Gillen’s favorite cat call, however, is a yellowhammer woodpecker call, which imitates a bird in distress. For some reason, cats come in to that call more often and faster than they do to a cottontail squealer. Fox respond well to it, also.
“The absolute best call for grey fox where I hunt is a fox pup in distress. I’ve had numerous hunts where I called in two, three four in one stand. Once I called in three at one location and I got two of them,” he recalls.
Although bobcats can take 30 minutes, or even more, to creep into a call, Gillen says fox typically come in fast or don’t come at all. He rarely waits more than 20 minutes once he clicks on his tape player or blows his mouth call. He lets the call run for two minutes or less and then shuts if off and waits. Five or ten minutes later, he’ll turn the tape on again then stop it after another minute or two and watch for another ten minutes. If nothing happens, he’ll pick up and move, unless he’s targeting bobcats. Prudhomme agrees.
“Cats definitely take up to 30 minutes or more, but I’ve had them come in pretty quick too,” he says. “If I don’t get a response within 30 minutes, I’ll move a quarter mile away and try again.”
Because the cover is so thick and cats and fox can show up from either a long distance or right in your lap, it’s critical to sit as still as you can. Gillen recalls many occasions when a fox would come in behind him, only to bust him or his partner as one of them tried to turn to get a shot. There’s not much you can do to avoid that, except set up with the wind in your favor. He’s also had numerous fox pop out of the thick cover only yards from the end of his gun barrel.
Shotguns Rule The Pines
That’s why it pays to stay ready at all times. Gillen keeps his shotgun propped up on his knees ready to swing the barrel in any direction. He favors shotguns over rifles since shots tend to be close, and in many cases, the animal is moving pretty quick. He’s also concerned about pelt damage. Gillen skins the cats and fox and sells the hides at an annual fur sale along with those he traps.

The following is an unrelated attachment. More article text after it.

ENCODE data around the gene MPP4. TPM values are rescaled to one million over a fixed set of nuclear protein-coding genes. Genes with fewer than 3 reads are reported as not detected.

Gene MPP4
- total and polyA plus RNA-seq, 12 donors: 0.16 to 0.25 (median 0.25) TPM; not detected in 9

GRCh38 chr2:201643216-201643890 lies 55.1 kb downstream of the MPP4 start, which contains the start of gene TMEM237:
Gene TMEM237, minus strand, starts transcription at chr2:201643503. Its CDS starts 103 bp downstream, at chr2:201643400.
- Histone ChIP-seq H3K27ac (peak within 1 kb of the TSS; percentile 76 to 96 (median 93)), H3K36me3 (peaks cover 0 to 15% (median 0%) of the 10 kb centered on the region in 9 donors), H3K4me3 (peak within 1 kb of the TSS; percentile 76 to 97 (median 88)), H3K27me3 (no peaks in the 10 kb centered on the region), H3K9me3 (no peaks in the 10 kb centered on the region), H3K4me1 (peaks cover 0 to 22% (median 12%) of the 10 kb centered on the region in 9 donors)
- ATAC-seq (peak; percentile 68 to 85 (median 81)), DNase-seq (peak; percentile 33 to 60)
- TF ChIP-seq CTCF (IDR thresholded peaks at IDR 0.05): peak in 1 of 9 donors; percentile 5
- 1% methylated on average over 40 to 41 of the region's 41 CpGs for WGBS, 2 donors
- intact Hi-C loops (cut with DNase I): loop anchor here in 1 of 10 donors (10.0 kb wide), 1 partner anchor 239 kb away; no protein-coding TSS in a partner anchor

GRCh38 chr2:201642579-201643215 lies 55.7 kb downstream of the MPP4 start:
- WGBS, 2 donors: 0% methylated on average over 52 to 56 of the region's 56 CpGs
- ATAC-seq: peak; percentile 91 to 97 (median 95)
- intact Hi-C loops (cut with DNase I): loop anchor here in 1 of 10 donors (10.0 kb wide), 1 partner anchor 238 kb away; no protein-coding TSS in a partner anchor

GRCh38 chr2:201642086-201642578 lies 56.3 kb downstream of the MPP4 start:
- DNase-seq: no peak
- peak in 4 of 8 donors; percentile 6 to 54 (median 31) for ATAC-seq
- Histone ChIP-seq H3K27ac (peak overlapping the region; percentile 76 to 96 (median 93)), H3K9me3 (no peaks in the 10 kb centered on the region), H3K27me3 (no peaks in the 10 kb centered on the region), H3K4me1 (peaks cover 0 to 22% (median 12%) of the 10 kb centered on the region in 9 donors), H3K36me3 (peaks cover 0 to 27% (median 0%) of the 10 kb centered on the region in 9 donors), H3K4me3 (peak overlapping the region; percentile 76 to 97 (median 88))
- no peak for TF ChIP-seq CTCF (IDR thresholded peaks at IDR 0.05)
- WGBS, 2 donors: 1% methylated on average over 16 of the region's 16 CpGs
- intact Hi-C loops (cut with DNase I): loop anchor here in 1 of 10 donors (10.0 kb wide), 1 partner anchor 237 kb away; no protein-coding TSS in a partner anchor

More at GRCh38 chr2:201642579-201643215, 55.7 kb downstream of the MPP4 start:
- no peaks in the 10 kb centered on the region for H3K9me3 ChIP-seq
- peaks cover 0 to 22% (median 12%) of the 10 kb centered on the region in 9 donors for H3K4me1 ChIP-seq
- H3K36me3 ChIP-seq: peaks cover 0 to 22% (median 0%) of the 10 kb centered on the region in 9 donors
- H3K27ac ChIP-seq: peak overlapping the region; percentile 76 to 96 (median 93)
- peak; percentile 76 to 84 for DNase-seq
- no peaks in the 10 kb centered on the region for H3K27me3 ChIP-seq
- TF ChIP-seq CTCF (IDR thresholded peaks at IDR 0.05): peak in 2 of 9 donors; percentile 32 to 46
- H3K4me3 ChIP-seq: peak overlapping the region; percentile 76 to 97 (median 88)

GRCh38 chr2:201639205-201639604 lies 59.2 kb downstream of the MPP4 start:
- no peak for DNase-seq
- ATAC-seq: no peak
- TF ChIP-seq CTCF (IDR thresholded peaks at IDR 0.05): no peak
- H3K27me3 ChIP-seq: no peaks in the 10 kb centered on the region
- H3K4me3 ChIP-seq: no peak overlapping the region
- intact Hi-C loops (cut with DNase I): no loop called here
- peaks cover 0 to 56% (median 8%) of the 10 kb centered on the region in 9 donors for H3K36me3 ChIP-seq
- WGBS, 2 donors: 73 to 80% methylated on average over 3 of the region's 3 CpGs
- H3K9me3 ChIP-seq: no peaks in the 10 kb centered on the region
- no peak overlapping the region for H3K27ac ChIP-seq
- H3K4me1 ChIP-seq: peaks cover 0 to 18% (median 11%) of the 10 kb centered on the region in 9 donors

“I like No. 4 or 5 shot and three-inch shells because it doesn’t tear up the hides too much. I shoot a full choke, so that shot size is effective on fox out to 40 yards, although cats need to be a little closer,” says Gillen. “If I’m just targeting bobcats, I’ll use a .223 with a full-metal jacket bullet because cats tend to hang up farther out. The full-metal jacket won’t ruin a pelt like other bullets will, but you have to make a good shot.”
Despite his diligence, he doesn’t always get his game. He’s had many occasions when a fox or cat came in and either busted him or stayed back in the cut-over. There’s nothing more frustrating, he adds, than hearing a fox slip through the thick cover only to stop short and start barking.
“That’s part of it. You aren’t going to get them all, no matter how good you are,” he says. “If you don’t, though, you’ll have an even harder time getting him next time because he’ll know what’s going on.”
Getting access to pine plantations can be difficult, particularly during deer season. Many are owned by timber companies and typically leased to hunt clubs. However, those clubs are often willing, even eager, to remove as many predators from their land as possible in order to help boost rabbit, quail and other small game numbers. Fox prey heavily on turkey nests and bobcats kill lots of young turkeys and even fawns. They might just say “yes” if you ask politely and assure the club members you won’t hunt deer or any other more popular game animals. Even private landowners are more receptive to predator hunters than they are to those who ask about deer hunting. Predator calling is still an untapped niche and one that few other hunters know much about. Get your foot in the door now. It won’t be long before the word gets out about how fun and challenging calling foxes and cats around pine plantations can be.